He went on to co-author, with Mary Sheldon, four novellas for a Japanese educational publisher, and then, also with Mary Sheldon, the highly successful The Meditation Journal trilogy of hardcover books. Subsequently, he returned to journalism, this time, contributing hundreds of print and online entertainment features, columns and reviews to magazines and websites. For eight years, Christopher was the Box-office Columnist for MatchFlick.com, a popular online motion picture site.

In his private life, Christopher Stone met David M. Stoebner on May 17, 1994, and they have been together ever since. 
In 2008, they were married in Los Angeles.

They share a home with their three pets in Coastal Los Angeles County.

In 2013, Christopher’s pet project has been transforming their rarely used kitchen table area into a killer, retro 1950s Diner Nook, complete with a 1952 Seeburg Table Top jukebox, a neon diner sign, and a malt machine.

Christopher’s first novel, Frame of Reference was e and print published, in fall 2012, by MLR Press. A short story, Sweet Homo Alabama was published by MLR Press, December 19, 2012.

Stone spent much of 2013 writing Frame of Reference 2: The Dark Side of Stardom, a sequel novel to Frame of Reference, as well as, Abracadabra, and a short story, published at Halloween. But the indefatigable scribe also found time to contribute weekly reviews, columns and interviews to Queer Town Abbey.

As 2014 begins, Christopher looks forward to the publication of The Dark Side of Stardom, and he is developing a short story, Camelot Conundrum, as well as a metaphysical mystery novel, Going and Coming.

Read Full Post »

Address to Die For

Inside the Book:


Title: Address to Die For
Author: Mary Feliz
Publisher: Lyrical Underground
Genre: Mystery
Format: Ecopy

For professional organizer Maggie McDonald, moving her family into a new home should be the perfect organizational challenge. But murder was definitely not on the to-do list . . .

Maggie McDonald has a penchant for order that isn’t confined to her clients’ closets, kitchens, and sock drawers. As she lays out her plan to transfer her family to the hundred-year-old house her husband, Max, has inherited in the hills above Silicon Valley, she has every expectation for their new life to fall neatly into place. But as the family bounces up the driveway of their new home, she’s shocked to discover the house’s dilapidated condition. When her husband finds the caretaker face-down in their new basement, it’s the detectives who end up moving in. What a mess! While the investigation unravels and the family camps out in a barn, a killer remains at large—exactly the sort of loose end Maggie can’t help but clean up . . .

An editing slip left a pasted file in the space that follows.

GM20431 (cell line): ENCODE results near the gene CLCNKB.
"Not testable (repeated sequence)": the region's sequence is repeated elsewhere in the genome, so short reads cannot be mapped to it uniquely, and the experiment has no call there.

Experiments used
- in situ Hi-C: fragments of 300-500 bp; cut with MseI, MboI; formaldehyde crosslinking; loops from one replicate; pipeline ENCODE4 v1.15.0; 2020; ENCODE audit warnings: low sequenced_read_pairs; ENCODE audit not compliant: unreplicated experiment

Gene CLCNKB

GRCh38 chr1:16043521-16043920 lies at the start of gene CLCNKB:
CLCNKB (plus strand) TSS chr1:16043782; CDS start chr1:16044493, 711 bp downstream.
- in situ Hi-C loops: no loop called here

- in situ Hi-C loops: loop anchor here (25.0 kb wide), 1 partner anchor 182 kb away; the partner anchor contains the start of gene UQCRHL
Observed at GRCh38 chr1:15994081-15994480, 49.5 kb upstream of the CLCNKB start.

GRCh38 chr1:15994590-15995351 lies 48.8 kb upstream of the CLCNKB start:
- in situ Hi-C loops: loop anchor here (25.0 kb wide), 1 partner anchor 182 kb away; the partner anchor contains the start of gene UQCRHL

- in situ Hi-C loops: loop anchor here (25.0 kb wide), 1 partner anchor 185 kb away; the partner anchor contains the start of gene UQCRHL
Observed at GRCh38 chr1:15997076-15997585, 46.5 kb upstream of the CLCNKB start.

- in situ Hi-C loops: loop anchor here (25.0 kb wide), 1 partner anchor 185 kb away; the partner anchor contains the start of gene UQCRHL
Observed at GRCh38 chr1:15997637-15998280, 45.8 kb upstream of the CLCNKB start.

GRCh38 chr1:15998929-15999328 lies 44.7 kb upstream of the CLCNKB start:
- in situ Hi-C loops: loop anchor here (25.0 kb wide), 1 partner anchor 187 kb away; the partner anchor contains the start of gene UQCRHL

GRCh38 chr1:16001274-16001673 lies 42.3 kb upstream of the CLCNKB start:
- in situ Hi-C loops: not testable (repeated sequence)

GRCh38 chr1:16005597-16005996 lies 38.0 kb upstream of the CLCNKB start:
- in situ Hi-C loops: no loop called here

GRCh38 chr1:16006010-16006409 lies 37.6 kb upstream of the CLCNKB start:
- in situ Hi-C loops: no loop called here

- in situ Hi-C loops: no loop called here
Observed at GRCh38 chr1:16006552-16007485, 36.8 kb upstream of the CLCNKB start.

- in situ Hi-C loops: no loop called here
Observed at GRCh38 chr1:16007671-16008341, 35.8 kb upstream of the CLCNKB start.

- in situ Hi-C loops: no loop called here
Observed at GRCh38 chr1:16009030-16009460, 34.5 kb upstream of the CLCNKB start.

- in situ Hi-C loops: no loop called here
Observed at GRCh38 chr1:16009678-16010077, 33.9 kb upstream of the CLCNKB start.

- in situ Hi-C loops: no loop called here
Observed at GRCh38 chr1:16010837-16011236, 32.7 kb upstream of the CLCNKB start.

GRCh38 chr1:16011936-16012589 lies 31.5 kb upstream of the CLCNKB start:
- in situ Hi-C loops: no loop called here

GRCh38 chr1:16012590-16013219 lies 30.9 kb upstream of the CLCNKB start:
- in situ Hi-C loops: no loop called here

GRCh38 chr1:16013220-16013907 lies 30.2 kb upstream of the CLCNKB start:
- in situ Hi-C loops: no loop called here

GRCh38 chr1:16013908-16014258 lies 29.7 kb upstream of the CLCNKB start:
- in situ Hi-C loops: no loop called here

photo B6096376-6C81-4465-8935-CE890C777EB9-1855-000001A1E900B890_zps5affbed6.jpgB&N


Meet the Author


Silicon Valley is my home. I love its foibles and the easy access to some of the most beautiful coastal and mountain terrain anywhere. The traffic? Not so much.

It hasn’t always been home—I’ve lived in five states and two countries. Traveling to other areas, I’m frequently reminded that what seems normal in the high-tech heartland can seem freakish, odd, or even alarming to the rest of the country.

I’m a big fan of irony, serendipity, diversity, and quirky intelligence tempered with gentle humor, and I strive to bring these elements into my writing. My characters, however, tend to take my manuscripts in directions I’ve never imagined. It can be a wild ride, but I love it when Maggie and her friends take charge.

While there are always traits that writers share with their characters, I assure you that Maggie is thinner, fitter, braver, funnier, and wittier than I am. Maggie is also more organized, efficient, poised, and better at thinking on her feet. We both love animals, a strong cup of coffee, cookies, and a cold glass of California chardonnay.

I’m a firm believer in professional organizations and am a member of Sisters in Crime, Mystery Writers of America, and the Authors Guild (which sounds like it should confer robes, wands, and the ability to do magic). I particularly adore the Writers’ Police Academy, where I’ve met lifelong friends who share my excitement about learning the best ways to murder someone and get away with it.

When Maggie told me she was a professional organizer, I joined the National Association of Professional Organizers and was delighted to meet organizers who generously shared their experiences stumbling on damning evidence amongst ordinary household clutter.